Flanders’ Century-Old Brewster House Demolished

Flanders, Brewster House
Bulldozers knocked down most of the more than a century-old Brewster House by Thursday afternoon.
Taylor K. Vecsey

After years of neglect, the former Brewster House, once the symbol of Flanders’ past as a destination for hunting, has finally been demolished.

On Thursday, the last remnants of the former hunting lodge, which is said to have hosted guests like Franklin Delano Roosevelt (before he was president) and Al Capon, came down following several days of work, including asbestos abatement bulldozing.

This summer, the Southampton Town Board approved the purchase of the 1.8-acre parcel at 1380 Flanders Road, using $400,000 from the Community Preservation Fund earmarked for water quality improvement purposes. In turn, the blighted building from the 1880s, once a hunting lodge, was torn down.

Flanders, Brewster House
The Brewster House, seen here in July of 2022, fell into a state of disrepair following a fire in the late 1980s.Taylor K. Vecsey

The house has long been a cause for safety concerns since the late 1980s when a fire badly damaged it. In recent years, developers contemplated restoring the property to its former glory as a hotel. At one time, plans for the Brewster House Hotel, an $8 million project, even included an indoor pool, a small restaurant, a meeting room and a library-style coffee shop.

Brewster House’s Place in Flanders History 

During the boarding house era — 1875 to 1920 — “Flanders also became well known throughout the greater New York area as a secluded retreat for sportsmen,” according to the Flanders Hamlet Heritage Area Report, which was published to provide a “historical sketch” in April of 2014.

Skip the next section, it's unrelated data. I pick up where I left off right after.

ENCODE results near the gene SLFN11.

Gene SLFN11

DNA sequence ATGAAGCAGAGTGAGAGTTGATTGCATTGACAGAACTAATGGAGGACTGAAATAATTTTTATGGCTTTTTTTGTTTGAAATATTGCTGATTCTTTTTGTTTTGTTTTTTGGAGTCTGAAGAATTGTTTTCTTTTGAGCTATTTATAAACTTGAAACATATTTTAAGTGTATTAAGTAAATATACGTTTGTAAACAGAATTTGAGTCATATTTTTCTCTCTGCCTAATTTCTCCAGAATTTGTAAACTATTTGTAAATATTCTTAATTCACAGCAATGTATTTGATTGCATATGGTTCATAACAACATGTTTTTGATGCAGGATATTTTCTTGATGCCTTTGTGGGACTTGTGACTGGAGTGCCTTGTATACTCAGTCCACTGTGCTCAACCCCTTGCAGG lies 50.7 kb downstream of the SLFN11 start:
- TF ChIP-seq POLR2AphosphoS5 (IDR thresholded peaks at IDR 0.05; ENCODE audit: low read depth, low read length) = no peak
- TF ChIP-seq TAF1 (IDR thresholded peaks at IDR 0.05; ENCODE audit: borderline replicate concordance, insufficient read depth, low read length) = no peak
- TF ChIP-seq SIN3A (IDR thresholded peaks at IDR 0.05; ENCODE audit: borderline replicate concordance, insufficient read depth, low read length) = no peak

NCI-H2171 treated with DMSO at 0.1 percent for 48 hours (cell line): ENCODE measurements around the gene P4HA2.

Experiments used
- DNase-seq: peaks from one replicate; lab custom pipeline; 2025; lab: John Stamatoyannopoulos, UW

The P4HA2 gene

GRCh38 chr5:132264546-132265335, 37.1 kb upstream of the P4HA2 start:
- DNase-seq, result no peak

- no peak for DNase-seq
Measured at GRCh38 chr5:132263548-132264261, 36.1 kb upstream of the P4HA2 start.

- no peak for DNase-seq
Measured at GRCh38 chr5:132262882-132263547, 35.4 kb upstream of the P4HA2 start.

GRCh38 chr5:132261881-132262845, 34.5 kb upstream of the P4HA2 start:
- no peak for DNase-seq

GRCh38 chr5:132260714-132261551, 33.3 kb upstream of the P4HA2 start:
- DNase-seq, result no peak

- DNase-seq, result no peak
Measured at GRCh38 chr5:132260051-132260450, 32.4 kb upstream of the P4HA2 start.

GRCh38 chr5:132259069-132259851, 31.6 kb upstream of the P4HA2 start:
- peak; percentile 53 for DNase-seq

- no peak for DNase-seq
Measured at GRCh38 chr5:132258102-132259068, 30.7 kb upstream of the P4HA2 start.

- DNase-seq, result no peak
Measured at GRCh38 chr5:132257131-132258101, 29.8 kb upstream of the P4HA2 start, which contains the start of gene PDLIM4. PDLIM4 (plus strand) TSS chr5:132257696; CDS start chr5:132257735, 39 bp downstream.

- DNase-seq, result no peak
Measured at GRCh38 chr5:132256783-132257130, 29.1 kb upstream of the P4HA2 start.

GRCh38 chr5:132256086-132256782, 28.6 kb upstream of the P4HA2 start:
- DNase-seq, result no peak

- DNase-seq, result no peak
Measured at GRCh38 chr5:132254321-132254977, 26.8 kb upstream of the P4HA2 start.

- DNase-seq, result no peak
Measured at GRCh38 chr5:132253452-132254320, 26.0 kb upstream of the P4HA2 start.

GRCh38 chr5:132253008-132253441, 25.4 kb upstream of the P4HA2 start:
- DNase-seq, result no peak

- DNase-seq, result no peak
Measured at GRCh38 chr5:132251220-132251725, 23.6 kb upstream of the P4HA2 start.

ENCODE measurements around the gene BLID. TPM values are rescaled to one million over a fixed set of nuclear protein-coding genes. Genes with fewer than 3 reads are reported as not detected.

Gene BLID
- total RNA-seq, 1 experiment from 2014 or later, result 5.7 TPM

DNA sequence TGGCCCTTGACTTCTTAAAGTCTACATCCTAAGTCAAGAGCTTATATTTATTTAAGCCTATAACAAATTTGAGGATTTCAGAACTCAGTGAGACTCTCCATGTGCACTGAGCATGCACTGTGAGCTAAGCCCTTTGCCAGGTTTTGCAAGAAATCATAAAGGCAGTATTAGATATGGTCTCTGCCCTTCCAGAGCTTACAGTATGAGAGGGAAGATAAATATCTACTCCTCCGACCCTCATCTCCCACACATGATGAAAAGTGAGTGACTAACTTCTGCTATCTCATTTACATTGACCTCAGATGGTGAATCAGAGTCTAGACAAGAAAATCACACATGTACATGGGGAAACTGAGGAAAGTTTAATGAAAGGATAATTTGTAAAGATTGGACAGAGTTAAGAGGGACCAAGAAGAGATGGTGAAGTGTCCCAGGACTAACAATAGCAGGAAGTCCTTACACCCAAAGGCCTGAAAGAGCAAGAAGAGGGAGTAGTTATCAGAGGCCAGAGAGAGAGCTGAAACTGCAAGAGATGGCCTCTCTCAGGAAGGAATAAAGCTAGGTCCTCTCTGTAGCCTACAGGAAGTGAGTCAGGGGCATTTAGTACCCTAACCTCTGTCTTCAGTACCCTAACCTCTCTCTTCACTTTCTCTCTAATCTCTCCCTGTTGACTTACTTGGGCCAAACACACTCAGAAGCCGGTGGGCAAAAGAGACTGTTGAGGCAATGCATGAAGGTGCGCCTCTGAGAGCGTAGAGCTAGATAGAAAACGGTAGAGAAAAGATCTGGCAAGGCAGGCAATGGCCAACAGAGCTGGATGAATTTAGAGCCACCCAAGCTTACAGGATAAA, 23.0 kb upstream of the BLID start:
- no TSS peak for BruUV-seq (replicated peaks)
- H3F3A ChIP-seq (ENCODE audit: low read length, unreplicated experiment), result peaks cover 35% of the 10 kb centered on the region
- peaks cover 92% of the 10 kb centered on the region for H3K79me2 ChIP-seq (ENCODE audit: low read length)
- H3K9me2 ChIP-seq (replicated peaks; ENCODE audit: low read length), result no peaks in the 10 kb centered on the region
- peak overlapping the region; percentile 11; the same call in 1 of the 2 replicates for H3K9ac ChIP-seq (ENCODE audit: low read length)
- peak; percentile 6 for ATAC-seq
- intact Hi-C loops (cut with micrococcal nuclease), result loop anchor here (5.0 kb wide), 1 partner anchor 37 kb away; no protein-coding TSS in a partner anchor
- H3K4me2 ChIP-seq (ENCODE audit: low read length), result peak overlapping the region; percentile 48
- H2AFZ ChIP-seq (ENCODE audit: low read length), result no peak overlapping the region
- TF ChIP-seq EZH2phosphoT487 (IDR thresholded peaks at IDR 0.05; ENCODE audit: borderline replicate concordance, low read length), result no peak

Founded in 1880, Captain Robert W. Penney’s Grove House, which would later become known as the Brewster House, was the area’s “grandest hotel,” the report says. The exclusive Flanders Club, whose members were wealthy New York City businessmen, built a lodge and headquarters next to the hotel, later taking over its operations so that it could be reserved for its club members during the hunting and fishing seasons.

Flanders, Brewster House
Half-way through demolitionBob Burden

The Flanders Club — not to be confused with the Flanders Men’s Club — owned 3,000 acres of marsh and upland around Flanders and leased another 7,000 acres, “stocking the ponds and streams and raising thousands of game birds that were later released on club lands,” the report says. “This gave them exclusive hunting privileges on a majority of the lands from Canoe Place (site of the present day Shinnecock Canal) westward to Riverhead, and from Shinnecock Bay north to the Peconic Estuary.”

The Brewster family purchased Captain Penney’s hotel and converted it to a 28-room boarding house in 1922, according to the report.

“But as the 1920s ‘roared’ towards a close in Flanders, so too did the period of prosperity that had existed for more than a century,” the report states.

Flanders, Brewster House
Dumpsters were filled with remnants of the old Brewster House.Taylor K. Vecsey

The building was later used as police headquarters — Police Chief William Ashauer committed suicide there in 1959, according to the report.

The three-and-a-half-story blue building was described in a report as having central cross-gabled dormers accenting the front and side elevations and appendages to each side and the rear, as well as double-hung windows throughout. It had been added to and changed over the years, once sporting a full-width front porch. The asbestos shingles were the first to be removed during a visible abatement process over the past few weeks.

Gary Cobb, the founder of Flanders Village Historical Society, told the Riverhead News-Review in 2010 that beams in the structure’s basement indicate that parts of it may date as far back as the 17th century.

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